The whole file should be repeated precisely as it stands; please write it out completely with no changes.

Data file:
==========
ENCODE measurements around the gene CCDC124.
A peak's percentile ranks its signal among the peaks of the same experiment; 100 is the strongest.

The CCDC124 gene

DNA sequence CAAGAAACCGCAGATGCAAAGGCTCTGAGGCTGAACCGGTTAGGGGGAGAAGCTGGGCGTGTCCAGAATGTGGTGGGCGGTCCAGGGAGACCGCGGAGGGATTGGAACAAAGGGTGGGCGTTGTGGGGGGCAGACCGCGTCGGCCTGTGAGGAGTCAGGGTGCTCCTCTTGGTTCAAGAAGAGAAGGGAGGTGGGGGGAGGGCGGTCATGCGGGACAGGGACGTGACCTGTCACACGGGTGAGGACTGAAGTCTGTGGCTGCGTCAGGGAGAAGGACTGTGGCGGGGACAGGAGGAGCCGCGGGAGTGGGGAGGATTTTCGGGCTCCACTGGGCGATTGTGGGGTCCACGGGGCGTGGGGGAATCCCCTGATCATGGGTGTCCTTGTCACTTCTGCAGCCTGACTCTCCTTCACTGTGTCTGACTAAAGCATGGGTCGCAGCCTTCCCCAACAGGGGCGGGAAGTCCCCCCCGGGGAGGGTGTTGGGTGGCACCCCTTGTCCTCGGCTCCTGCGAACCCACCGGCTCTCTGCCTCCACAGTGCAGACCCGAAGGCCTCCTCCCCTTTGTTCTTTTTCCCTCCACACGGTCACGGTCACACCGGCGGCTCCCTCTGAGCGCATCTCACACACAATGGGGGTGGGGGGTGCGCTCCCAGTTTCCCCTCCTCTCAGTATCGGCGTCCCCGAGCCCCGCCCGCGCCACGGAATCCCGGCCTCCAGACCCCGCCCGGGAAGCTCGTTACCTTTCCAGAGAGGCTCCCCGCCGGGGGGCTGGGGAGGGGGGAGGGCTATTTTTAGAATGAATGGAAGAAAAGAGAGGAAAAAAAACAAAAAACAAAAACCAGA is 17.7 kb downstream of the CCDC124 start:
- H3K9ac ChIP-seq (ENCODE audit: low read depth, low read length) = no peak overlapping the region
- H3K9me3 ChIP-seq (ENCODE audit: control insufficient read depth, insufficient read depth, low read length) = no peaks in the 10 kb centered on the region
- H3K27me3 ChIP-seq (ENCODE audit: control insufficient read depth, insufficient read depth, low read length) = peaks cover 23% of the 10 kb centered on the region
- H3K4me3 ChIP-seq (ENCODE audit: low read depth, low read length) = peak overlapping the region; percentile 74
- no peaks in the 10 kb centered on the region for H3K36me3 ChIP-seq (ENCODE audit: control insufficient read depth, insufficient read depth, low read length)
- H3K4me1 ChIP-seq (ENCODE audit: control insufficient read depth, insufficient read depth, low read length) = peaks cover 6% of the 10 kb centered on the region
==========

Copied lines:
ENCODE measurements around the gene CCDC124.
A peak's percentile ranks its signal among the peaks of the same experiment; 100 is the strongest.

The CCDC124 gene

DNA sequence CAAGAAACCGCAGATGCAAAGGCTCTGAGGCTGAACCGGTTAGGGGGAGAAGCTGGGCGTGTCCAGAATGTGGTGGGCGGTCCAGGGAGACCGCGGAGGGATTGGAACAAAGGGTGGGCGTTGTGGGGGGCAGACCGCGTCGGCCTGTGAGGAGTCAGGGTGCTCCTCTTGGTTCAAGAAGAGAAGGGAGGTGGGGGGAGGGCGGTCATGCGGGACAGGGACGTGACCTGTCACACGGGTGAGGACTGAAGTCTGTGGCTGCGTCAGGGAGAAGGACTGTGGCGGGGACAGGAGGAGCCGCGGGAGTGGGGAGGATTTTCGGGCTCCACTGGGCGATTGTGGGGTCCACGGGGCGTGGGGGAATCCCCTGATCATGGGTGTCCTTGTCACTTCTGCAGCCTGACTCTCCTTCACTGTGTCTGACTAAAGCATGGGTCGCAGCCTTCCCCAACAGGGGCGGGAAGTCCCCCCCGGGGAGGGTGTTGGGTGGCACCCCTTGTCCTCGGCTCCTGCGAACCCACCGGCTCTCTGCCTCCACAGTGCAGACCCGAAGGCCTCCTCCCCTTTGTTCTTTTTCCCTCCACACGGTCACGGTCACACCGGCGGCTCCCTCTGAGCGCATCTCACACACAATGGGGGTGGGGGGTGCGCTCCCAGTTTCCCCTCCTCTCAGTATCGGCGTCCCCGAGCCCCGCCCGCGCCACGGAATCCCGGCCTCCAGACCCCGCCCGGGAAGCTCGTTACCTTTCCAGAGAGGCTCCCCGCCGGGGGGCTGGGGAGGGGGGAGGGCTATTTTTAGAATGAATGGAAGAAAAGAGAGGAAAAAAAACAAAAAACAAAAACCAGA is 17.7 kb downstream of the CCDC124 start:
- H3K9ac ChIP-seq (ENCODE audit: low read depth, low read length) = no peak overlapping the region
- H3K9me3 ChIP-seq (ENCODE audit: control insufficient read depth, insufficient read depth, low read length) = no peaks in the 10 kb centered on the region
- H3K27me3 ChIP-seq (ENCODE audit: control insufficient read depth, insufficient read depth, low read length) = peaks cover 23% of the 10 kb centered on the region
- H3K4me3 ChIP-seq (ENCODE audit: low read depth, low read length) = peak overlapping the region; percentile 74
- no peaks in the 10 kb centered on the region for H3K36me3 ChIP-seq (ENCODE audit: control insufficient read depth, insufficient read depth, low read length)
- H3K4me1 ChIP-seq (ENCODE audit: control insufficient read depth, insufficient read depth, low read length) = peaks cover 6% of the 10 kb centered on the region